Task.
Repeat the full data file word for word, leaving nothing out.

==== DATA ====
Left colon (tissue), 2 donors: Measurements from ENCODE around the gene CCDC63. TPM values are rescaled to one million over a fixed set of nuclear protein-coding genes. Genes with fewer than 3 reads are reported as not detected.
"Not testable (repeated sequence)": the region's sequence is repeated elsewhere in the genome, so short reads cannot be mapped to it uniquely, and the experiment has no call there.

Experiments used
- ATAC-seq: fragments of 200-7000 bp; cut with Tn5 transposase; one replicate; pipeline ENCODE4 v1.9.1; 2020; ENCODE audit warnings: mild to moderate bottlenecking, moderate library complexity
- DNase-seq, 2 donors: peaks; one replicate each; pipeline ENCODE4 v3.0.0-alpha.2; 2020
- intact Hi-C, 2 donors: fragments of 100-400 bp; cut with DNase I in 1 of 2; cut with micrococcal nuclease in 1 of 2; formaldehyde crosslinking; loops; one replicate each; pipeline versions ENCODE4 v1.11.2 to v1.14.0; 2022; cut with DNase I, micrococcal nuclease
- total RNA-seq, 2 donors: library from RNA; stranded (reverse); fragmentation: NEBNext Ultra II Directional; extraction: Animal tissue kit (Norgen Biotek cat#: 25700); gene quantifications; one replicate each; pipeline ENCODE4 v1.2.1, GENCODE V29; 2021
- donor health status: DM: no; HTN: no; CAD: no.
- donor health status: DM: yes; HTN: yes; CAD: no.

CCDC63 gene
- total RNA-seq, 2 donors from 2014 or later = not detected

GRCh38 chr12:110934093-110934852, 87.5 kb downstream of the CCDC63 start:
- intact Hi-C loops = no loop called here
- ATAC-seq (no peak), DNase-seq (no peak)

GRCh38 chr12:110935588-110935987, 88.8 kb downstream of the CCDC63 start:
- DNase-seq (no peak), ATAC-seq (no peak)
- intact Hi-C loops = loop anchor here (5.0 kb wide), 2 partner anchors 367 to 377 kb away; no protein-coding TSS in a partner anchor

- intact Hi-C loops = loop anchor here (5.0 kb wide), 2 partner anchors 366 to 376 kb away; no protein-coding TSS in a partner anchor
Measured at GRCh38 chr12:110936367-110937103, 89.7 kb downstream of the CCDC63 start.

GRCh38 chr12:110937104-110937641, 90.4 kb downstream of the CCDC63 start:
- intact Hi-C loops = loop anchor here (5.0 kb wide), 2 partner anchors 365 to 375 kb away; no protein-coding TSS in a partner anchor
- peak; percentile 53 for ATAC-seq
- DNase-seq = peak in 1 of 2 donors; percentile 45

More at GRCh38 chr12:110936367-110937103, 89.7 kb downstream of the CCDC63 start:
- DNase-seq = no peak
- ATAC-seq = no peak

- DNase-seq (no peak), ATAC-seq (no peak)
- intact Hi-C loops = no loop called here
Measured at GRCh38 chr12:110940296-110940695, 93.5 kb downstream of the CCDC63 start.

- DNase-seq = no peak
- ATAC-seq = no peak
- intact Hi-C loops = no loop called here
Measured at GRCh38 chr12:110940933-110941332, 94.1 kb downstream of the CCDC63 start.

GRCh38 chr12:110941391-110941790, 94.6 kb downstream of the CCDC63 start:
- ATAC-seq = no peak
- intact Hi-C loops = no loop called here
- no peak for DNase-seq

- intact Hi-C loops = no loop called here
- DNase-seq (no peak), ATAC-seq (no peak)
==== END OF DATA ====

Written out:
Left colon (tissue), 2 donors: Measurements from ENCODE around the gene CCDC63. TPM values are rescaled to one million over a fixed set of nuclear protein-coding genes. Genes with fewer than 3 reads are reported as not detected.
"Not testable (repeated sequence)": the region's sequence is repeated elsewhere in the genome, so short reads cannot be mapped to it uniquely, and the experiment has no call there.

Experiments used
- ATAC-seq: fragments of 200-7000 bp; cut with Tn5 transposase; one replicate; pipeline ENCODE4 v1.9.1; 2020; ENCODE audit warnings: mild to moderate bottlenecking, moderate library complexity
- DNase-seq, 2 donors: peaks; one replicate each; pipeline ENCODE4 v3.0.0-alpha.2; 2020
- intact Hi-C, 2 donors: fragments of 100-400 bp; cut with DNase I in 1 of 2; cut with micrococcal nuclease in 1 of 2; formaldehyde crosslinking; loops; one replicate each; pipeline versions ENCODE4 v1.11.2 to v1.14.0; 2022; cut with DNase I, micrococcal nuclease
- total RNA-seq, 2 donors: library from RNA; stranded (reverse); fragmentation: NEBNext Ultra II Directional; extraction: Animal tissue kit (Norgen Biotek cat#: 25700); gene quantifications; one replicate each; pipeline ENCODE4 v1.2.1, GENCODE V29; 2021
- donor health status: DM: no; HTN: no; CAD: no.
- donor health status: DM: yes; HTN: yes; CAD: no.

CCDC63 gene
- total RNA-seq, 2 donors from 2014 or later = not detected

GRCh38 chr12:110934093-110934852, 87.5 kb downstream of the CCDC63 start:
- intact Hi-C loops = no loop called here
- ATAC-seq (no peak), DNase-seq (no peak)

GRCh38 chr12:110935588-110935987, 88.8 kb downstream of the CCDC63 start:
- DNase-seq (no peak), ATAC-seq (no peak)
- intact Hi-C loops = loop anchor here (5.0 kb wide), 2 partner anchors 367 to 377 kb away; no protein-coding TSS in a partner anchor

- intact Hi-C loops = loop anchor here (5.0 kb wide), 2 partner anchors 366 to 376 kb away; no protein-coding TSS in a partner anchor
Measured at GRCh38 chr12:110936367-110937103, 89.7 kb downstream of the CCDC63 start.

GRCh38 chr12:110937104-110937641, 90.4 kb downstream of the CCDC63 start:
- intact Hi-C loops = loop anchor here (5.0 kb wide), 2 partner anchors 365 to 375 kb away; no protein-coding TSS in a partner anchor
- peak; percentile 53 for ATAC-seq
- DNase-seq = peak in 1 of 2 donors; percentile 45

More at GRCh38 chr12:110936367-110937103, 89.7 kb downstream of the CCDC63 start:
- DNase-seq = no peak
- ATAC-seq = no peak

- DNase-seq (no peak), ATAC-seq (no peak)
- intact Hi-C loops = no loop called here
Measured at GRCh38 chr12:110940296-110940695, 93.5 kb downstream of the CCDC63 start.

- DNase-seq = no peak
- ATAC-seq = no peak
- intact Hi-C loops = no loop called here
Measured at GRCh38 chr12:110940933-110941332, 94.1 kb downstream of the CCDC63 start.

GRCh38 chr12:110941391-110941790, 94.6 kb downstream of the CCDC63 start:
- ATAC-seq = no peak
- intact Hi-C loops = no loop called here
- no peak for DNase-seq

- intact Hi-C loops = no loop called here
- DNase-seq (no peak), ATAC-seq (no peak)